Download the paper: http://papers.nber.org/papers/w16433

 

Cases & Course Materials

Hang Lung Properties and the Chengdu Decision (A)

John D. Macomber, Michael Shih-Ta Chen, and Keith Chi-Ho Wong
Harvard Business School Case 210-089

A residential real estate developer competes in a heated auction for a prime retail development site in the interior of China during the 2009 boom. Total project cost might be in excess of $1 billion U.S. for over 4,000,000 square feet of building. Hang Lung Properties has enjoyed success in residential building in Hong Kong but has focused on very limited projects in China, notably two retail properties in Shanghai. After a decade in Shanghai the firm decides to enter second-tier Chinese cities including Chengdu, a city of 11 million in interior China. The case covers Hang Lung Properties' due diligence and thought process with respect to anticipated rental income, construction costs, and land costs. The auction includes many other well-capitalized firms and the price escalates. Hang Lung's team must decide whether to participate or withdraw. Students need to use judgment with respect to estimates of key variables including stabilized income, construction cost, and minimum expectations for return on investment in order to prepare their bids.

Purchase this case:
http://cb.hbsp.harvard.edu/cb/product/210089-PDF-ENG

Hang Lung Properties and the Chengdu Decision (B)

John D. Macomber, Michael Shih-Ta Chen, and Keith Chi-Ho Wong
Harvard Business School Supplement 210-092

Second phase of auction for a prime retail development parcel in Chengdu, China. Competition forces the firm to revisit all of its land purchase criteria. Hang Lung Properties is known for rigorous due diligence, for discipline in buying property, and for good understanding of market cycles. The (B) case reveals the firms assumptions in the Chengdu situation, as compared to what students had to derive on their own in the (A) case. The (B) case also reviews strategic focus with respect to asset classes and geography, as well as best practices for what to look for in cities that will be attractive for superblock mixed-use projects.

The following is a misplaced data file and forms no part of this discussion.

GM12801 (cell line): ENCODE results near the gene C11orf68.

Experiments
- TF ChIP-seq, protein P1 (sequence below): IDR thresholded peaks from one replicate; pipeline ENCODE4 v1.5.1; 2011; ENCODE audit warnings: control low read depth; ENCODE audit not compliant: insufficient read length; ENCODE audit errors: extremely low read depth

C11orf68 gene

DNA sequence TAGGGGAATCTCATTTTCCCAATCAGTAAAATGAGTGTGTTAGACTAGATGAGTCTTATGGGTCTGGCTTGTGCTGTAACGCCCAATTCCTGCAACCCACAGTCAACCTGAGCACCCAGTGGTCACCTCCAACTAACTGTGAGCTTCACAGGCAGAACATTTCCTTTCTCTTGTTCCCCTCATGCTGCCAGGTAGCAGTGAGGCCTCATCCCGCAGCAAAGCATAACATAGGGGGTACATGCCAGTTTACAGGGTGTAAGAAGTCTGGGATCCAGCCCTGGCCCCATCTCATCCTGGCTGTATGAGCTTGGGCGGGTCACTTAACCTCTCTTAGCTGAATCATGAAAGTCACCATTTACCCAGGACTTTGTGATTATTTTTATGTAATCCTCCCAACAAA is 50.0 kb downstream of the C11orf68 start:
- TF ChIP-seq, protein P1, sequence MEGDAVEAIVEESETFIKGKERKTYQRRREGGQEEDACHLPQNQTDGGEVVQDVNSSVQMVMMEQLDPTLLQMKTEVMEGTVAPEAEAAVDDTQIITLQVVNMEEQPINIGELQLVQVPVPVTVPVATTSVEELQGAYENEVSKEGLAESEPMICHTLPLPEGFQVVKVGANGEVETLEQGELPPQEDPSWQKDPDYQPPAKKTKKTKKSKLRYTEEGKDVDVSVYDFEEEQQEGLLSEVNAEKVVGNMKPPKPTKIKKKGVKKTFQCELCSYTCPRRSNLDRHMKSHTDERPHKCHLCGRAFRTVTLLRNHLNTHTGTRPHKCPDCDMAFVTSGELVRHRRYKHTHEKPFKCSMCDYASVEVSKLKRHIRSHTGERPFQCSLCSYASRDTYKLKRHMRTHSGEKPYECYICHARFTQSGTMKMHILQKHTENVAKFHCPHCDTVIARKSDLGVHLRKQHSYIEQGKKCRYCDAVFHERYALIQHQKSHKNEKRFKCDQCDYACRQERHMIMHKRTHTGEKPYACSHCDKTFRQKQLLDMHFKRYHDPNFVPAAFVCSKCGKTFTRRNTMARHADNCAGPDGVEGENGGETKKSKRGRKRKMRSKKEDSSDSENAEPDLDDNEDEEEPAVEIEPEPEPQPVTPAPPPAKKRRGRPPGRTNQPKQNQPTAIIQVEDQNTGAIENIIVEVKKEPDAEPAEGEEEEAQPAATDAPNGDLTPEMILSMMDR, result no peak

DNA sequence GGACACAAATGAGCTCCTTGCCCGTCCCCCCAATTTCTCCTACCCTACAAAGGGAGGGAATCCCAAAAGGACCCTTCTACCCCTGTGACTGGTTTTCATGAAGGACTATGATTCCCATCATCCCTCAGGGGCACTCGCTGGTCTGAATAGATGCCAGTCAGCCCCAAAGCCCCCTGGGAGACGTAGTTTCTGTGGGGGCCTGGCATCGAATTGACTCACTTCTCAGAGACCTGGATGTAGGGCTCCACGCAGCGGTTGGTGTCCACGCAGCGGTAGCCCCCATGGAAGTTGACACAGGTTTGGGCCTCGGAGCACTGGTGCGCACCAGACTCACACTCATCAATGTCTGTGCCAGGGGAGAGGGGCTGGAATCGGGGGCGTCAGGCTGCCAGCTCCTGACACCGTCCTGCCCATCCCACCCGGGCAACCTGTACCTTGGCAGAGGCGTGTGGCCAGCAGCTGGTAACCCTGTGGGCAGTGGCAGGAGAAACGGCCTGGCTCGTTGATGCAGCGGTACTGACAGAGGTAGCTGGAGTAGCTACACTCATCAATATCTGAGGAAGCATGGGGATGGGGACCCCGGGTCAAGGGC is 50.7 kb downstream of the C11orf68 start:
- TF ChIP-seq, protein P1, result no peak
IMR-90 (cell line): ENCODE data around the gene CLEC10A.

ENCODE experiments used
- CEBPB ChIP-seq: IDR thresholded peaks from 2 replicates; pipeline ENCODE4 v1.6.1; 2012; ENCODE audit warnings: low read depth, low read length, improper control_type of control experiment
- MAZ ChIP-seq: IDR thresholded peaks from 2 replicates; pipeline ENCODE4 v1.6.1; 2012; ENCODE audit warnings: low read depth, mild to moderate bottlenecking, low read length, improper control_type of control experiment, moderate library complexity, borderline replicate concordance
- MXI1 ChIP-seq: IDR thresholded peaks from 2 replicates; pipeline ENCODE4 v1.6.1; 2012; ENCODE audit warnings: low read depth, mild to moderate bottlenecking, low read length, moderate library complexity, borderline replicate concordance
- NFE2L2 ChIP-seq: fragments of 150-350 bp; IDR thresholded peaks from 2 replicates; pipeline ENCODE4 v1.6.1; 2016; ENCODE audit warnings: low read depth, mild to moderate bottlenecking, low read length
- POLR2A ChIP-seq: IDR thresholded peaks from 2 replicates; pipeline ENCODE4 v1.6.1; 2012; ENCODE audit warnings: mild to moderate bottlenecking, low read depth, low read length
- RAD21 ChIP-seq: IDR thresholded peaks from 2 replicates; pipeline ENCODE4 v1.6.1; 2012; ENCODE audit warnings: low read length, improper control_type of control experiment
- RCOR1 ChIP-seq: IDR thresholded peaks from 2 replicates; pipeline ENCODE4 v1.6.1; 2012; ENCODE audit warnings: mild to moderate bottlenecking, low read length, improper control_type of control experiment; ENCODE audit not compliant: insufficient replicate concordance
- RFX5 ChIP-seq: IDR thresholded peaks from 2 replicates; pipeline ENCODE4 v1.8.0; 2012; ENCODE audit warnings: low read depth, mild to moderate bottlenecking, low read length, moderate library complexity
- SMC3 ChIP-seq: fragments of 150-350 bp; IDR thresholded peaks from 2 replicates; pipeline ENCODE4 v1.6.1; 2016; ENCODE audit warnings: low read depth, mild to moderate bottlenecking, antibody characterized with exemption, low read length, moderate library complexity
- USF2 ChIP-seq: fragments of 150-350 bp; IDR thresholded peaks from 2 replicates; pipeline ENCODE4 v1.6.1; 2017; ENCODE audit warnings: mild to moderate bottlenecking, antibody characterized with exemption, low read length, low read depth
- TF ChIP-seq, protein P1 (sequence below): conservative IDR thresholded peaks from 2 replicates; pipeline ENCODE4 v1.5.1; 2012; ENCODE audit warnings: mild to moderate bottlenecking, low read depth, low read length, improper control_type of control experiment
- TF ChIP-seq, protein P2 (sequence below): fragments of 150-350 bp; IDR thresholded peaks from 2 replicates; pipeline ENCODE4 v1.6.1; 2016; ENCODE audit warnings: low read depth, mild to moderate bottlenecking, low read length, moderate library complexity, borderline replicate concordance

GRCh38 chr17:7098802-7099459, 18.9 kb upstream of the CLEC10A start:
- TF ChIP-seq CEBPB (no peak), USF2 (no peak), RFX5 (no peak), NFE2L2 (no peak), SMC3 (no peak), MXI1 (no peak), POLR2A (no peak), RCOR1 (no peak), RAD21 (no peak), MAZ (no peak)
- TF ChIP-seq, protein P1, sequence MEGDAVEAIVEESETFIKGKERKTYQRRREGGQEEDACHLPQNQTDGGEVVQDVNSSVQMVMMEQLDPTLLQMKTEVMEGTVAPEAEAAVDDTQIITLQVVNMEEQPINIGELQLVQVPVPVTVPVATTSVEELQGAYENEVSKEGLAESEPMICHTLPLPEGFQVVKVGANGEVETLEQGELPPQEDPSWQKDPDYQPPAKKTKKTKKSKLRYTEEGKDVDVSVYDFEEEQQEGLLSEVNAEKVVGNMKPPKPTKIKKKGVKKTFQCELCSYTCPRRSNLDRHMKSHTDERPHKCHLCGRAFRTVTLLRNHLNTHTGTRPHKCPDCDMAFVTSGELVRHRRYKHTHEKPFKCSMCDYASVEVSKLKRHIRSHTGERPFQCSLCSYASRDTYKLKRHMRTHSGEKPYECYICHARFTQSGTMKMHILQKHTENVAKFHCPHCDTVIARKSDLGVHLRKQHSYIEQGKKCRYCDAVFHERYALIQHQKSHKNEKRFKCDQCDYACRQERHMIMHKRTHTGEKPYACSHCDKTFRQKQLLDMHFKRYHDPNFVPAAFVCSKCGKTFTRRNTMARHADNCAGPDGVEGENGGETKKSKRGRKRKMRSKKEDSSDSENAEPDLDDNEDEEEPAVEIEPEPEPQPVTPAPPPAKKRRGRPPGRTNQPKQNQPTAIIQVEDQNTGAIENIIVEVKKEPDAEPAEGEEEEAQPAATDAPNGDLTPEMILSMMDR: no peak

Purchase this supplement:
http://cb.hbsp.harvard.edu/cb/product/210092-PDF-ENG

Citigroup 2007: Financial Reporting and Regulatory Capital

Edward J. Riedl, Suraj Srinivasan, and Sharon Katz
Harvard Business School Case 111-041

This case introduces 1) financial statements for banks, 2) basic regulatory capital calculations, and 3) actions Citigroup must consider under a scenario of continued losses/fair value declines in 2008 (leading to potential violation of regulatory capital).

Purchase this case:
http://cb.hbsp.harvard.edu/cb/product/111041-PDF-ENG

Post-Crisis Compensation at Credit Suisse (A)

Clayton Rose and Aldo Sesia, Jr.
Harvard Business School Case 311-005

On October 20, 2009, Brady Dougan, the CEO of Credit Suisse Group, announced a new compensation plan for the bank. The announcement had followed quickly on the heels of the G-20 meeting the prior month where, in the wake of the financial crisis, the major governments had laid out a set of guidelines for compensation in the financial industry. Credit Suisse Group was the first firm to adopt the G-20 guidelines and did so a year ahead of the suggested timetable. While responsive to the concerns of regulators and politicians, Credit Suisse's program was more than a knee-jerk reaction; the new compensation plan had been the result of a "10-year journey" to reshape the culture of the firm. After a significant investment of senior leadership time to explain the new program to employees, a significant new challenge arose. On December 9, the U.K. government announced it would impose a one-time 50% tax on bankers' bonuses greater than £25,000. Dougan and the executive team had to decide how best to fund this tax. Was it fair or appropriate to have the shareholders shoulder the burden of the tax? Similarly, was it fair to ask the U.K. employees to suffer relative to their peers in other countries?

Purchase this case:
http://cb.hbsp.harvard.edu/cb/product/311005-PDF-ENG

Post-Crisis Compensation at Credit Suisse (B)

Clayton Rose and Aldo Sesia, Jr.
Harvard Business School Supplement 311-006

The (B) case describes how Credit Suisse management allocated the cost of the 25% U.K. banker's tax among shareholders, U.K. managing directors, and the other employees globally.

Purchase this supplement:
http://cb.hbsp.harvard.edu/cb/product/311006-PDF-ENG

Post-Crisis Compensation at Credit Suisse (C)

Clayton Rose and Aldo Sesia, Jr.
Harvard Business School Supplement 311-007

The (C) case describes the results of Credit Suisse's PIP I program, the value of PAF, shareholders' vote on the new compensation plan supported by management, and the impact of the company's approach to the U.K. banker's tax.

Purchase this supplement:
http://cb.hbsp.harvard.edu/cb/product/311007-PDF-ENG